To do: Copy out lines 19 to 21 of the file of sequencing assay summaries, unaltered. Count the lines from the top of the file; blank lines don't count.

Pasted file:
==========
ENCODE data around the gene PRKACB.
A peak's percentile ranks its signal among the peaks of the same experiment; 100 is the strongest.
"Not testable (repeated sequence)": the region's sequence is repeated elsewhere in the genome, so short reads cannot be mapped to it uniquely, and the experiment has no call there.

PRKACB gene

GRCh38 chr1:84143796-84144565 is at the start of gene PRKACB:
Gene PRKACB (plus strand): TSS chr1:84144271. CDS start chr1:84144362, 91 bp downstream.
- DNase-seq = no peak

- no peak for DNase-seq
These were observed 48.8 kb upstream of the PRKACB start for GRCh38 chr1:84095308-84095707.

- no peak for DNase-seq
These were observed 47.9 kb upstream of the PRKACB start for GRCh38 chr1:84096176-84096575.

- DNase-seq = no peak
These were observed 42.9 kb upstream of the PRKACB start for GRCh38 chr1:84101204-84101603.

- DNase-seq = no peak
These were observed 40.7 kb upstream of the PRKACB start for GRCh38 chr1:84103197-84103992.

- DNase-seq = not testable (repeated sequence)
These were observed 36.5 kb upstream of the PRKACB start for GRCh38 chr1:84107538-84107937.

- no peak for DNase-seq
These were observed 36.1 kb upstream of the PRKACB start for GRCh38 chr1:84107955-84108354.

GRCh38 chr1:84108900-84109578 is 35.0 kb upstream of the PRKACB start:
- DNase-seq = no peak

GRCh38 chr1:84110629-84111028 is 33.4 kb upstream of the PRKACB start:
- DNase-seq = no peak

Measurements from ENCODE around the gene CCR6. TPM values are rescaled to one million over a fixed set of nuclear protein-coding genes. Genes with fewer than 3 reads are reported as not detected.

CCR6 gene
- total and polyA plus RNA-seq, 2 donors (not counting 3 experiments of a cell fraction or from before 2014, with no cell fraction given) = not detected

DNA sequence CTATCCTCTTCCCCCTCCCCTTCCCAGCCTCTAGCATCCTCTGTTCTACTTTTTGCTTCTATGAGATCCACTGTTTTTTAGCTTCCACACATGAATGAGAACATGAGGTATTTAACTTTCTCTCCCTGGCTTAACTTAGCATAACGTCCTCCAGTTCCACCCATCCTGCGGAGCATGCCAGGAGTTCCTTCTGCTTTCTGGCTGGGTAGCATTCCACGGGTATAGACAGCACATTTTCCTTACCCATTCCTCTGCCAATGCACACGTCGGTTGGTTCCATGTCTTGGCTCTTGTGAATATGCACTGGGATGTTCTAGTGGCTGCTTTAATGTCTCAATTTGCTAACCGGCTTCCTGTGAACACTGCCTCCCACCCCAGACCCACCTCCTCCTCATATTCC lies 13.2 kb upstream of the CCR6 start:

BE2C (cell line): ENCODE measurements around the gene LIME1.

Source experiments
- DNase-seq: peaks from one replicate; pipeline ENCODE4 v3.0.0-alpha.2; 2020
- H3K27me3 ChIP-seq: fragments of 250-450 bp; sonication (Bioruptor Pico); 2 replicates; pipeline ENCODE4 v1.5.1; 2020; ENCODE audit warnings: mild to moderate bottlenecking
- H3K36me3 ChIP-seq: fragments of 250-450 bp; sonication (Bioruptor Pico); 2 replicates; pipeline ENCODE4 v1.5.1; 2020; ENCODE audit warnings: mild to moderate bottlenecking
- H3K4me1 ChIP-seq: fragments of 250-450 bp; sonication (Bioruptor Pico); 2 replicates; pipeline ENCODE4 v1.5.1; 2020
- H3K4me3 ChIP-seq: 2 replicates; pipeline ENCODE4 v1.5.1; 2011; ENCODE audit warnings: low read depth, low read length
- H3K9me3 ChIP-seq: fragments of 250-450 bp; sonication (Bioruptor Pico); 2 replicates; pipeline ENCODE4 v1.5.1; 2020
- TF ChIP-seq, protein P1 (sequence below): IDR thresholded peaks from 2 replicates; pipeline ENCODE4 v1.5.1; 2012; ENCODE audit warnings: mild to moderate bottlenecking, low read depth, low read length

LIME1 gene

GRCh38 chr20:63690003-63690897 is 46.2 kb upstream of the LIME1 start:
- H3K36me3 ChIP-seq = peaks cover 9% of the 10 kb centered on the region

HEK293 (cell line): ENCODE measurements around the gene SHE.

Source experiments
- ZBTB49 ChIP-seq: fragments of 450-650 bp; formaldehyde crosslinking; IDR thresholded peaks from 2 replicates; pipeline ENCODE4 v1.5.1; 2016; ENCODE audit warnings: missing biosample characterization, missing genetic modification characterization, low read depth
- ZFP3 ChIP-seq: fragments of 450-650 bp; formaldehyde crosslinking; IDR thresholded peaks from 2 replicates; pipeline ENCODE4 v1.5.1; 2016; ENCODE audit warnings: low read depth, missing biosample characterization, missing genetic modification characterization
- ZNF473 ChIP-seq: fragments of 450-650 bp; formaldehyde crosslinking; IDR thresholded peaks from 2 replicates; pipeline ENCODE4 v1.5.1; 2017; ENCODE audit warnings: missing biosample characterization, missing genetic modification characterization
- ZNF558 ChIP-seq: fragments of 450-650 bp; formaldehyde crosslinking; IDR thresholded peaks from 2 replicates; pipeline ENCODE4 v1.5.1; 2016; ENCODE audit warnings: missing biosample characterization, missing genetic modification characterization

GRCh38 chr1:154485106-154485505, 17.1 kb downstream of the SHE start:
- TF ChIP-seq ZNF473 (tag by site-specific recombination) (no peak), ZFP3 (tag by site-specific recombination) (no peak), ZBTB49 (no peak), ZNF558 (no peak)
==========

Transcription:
These were observed 36.1 kb upstream of the PRKACB start for GRCh38 chr1:84107955-84108354.

GRCh38 chr1:84108900-84109578 is 35.0 kb upstream of the PRKACB start:
- DNase-seq = no peak